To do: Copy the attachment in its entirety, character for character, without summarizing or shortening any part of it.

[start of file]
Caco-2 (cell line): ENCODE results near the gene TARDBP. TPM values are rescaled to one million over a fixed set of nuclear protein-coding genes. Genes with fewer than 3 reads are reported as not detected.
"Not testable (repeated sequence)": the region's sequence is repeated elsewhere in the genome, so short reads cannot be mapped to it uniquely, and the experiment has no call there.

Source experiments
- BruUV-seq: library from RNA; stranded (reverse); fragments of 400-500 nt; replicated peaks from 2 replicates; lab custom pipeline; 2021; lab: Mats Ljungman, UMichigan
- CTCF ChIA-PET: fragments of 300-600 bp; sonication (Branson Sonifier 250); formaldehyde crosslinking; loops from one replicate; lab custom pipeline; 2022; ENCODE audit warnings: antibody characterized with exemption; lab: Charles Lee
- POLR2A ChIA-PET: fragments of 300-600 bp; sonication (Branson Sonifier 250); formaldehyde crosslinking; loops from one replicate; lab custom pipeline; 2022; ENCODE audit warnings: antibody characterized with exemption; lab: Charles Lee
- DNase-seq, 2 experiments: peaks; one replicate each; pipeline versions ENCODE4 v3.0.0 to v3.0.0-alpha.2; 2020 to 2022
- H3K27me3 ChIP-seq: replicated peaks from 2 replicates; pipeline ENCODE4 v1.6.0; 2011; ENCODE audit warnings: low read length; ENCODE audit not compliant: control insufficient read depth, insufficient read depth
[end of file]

Caco-2 (cell line): ENCODE results near the gene TARDBP. TPM values are rescaled to one million over a fixed set of nuclear protein-coding genes. Genes with fewer than 3 reads are reported as not detected.
"Not testable (repeated sequence)": the region's sequence is repeated elsewhere in the genome, so short reads cannot be mapped to it uniquely, and the experiment has no call there.

Source experiments
- BruUV-seq: library from RNA; stranded (reverse); fragments of 400-500 nt; replicated peaks from 2 replicates; lab custom pipeline; 2021; lab: Mats Ljungman, UMichigan
- CTCF ChIA-PET: fragments of 300-600 bp; sonication (Branson Sonifier 250); formaldehyde crosslinking; loops from one replicate; lab custom pipeline; 2022; ENCODE audit warnings: antibody characterized with exemption; lab: Charles Lee
- POLR2A ChIA-PET: fragments of 300-600 bp; sonication (Branson Sonifier 250); formaldehyde crosslinking; loops from one replicate; lab custom pipeline; 2022; ENCODE audit warnings: antibody characterized with exemption; lab: Charles Lee
- DNase-seq, 2 experiments: peaks; one replicate each; pipeline versions ENCODE4 v3.0.0 to v3.0.0-alpha.2; 2020 to 2022
- H3K27me3 ChIP-seq: replicated peaks from 2 replicates; pipeline ENCODE4 v1.6.0; 2011; ENCODE audit warnings: low read length; ENCODE audit not compliant: control insufficient read depth, insufficient read depth